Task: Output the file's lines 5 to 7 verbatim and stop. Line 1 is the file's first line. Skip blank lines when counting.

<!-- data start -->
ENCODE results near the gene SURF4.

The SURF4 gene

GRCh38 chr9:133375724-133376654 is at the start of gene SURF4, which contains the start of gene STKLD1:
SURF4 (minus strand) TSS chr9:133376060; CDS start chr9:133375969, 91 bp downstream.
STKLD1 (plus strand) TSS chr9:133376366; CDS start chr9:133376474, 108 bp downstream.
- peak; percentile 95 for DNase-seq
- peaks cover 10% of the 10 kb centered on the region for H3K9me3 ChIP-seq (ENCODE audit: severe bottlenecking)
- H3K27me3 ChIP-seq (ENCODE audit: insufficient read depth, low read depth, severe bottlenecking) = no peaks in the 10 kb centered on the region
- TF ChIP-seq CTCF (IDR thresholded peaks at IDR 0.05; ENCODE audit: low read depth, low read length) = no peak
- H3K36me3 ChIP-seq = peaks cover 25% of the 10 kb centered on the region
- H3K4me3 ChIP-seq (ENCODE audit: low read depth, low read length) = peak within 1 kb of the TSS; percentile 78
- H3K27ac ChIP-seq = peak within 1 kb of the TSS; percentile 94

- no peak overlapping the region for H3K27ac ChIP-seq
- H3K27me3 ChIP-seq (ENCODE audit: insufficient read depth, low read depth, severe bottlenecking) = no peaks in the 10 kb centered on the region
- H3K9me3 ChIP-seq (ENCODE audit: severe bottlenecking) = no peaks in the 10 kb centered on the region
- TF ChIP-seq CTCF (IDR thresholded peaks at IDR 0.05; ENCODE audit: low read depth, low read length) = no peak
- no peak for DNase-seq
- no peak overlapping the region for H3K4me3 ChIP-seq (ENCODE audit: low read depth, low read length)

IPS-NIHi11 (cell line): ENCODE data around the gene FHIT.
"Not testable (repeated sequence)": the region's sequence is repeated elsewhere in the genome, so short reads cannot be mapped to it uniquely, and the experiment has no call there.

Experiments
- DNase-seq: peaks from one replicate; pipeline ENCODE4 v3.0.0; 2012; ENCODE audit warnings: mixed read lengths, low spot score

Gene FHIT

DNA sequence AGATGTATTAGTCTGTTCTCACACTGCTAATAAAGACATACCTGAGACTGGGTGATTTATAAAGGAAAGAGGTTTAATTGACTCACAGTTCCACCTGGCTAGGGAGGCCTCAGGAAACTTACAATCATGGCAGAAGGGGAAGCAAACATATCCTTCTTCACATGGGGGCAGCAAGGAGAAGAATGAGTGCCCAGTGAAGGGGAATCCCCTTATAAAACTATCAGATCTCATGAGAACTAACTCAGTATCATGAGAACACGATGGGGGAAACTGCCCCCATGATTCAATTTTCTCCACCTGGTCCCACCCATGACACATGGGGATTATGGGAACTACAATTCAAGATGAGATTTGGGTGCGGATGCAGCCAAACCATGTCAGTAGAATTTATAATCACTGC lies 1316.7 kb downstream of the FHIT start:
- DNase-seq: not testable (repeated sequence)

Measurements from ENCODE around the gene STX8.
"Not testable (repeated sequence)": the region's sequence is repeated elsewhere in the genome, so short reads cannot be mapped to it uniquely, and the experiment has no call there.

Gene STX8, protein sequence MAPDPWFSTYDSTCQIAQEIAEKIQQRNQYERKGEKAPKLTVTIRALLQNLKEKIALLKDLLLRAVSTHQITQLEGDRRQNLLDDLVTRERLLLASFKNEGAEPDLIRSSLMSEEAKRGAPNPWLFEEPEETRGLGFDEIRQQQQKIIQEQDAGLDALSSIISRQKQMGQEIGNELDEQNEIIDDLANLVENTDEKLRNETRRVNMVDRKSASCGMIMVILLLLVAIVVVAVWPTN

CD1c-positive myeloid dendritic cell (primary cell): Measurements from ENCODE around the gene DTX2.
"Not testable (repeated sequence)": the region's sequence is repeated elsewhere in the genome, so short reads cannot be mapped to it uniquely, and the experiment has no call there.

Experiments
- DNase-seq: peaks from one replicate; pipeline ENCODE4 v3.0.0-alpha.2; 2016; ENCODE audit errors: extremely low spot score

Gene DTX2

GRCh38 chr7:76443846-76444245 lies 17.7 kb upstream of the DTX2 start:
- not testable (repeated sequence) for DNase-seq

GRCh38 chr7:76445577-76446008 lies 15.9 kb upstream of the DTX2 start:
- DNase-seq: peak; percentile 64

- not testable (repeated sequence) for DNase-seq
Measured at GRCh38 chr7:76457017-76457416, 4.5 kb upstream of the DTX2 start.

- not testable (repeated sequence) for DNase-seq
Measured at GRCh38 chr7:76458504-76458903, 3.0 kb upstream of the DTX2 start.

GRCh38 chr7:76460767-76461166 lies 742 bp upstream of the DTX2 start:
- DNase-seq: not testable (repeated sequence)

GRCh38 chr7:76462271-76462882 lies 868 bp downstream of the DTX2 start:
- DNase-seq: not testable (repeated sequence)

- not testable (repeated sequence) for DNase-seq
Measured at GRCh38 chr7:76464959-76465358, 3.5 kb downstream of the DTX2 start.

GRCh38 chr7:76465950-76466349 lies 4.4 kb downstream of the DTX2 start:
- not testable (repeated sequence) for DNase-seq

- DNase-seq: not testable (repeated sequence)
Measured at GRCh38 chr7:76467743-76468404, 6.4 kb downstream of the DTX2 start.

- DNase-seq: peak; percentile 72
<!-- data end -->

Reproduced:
STKLD1 (plus strand) TSS chr9:133376366; CDS start chr9:133376474, 108 bp downstream.
- peak; percentile 95 for DNase-seq
- peaks cover 10% of the 10 kb centered on the region for H3K9me3 ChIP-seq (ENCODE audit: severe bottlenecking)